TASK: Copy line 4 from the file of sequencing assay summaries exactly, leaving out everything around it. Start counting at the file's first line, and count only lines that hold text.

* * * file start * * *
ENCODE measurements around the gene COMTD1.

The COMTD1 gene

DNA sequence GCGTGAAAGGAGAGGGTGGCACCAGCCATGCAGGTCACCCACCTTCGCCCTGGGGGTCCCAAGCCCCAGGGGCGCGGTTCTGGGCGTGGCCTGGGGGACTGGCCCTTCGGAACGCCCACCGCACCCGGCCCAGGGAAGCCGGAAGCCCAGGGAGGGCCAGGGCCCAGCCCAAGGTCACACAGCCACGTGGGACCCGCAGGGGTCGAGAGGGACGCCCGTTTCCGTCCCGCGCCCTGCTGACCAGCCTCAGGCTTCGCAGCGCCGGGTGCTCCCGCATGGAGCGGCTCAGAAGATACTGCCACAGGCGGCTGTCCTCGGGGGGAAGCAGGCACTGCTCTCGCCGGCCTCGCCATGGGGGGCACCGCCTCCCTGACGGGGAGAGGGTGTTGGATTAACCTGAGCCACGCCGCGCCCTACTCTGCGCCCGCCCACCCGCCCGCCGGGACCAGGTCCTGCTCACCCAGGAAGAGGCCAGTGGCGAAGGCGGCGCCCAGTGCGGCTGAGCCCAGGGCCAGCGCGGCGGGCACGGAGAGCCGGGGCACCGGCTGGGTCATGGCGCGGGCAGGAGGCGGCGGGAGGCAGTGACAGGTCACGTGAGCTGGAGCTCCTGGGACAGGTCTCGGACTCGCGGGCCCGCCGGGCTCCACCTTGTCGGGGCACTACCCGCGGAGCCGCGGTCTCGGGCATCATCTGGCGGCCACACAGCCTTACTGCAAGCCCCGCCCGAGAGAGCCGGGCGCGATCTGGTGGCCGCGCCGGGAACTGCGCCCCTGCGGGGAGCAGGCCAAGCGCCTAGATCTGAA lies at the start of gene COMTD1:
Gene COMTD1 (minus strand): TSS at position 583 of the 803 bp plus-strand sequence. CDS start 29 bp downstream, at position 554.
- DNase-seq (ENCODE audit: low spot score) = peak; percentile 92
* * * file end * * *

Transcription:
Gene COMTD1 (minus strand): TSS at position 583 of the 803 bp plus-strand sequence. CDS start 29 bp downstream, at position 554.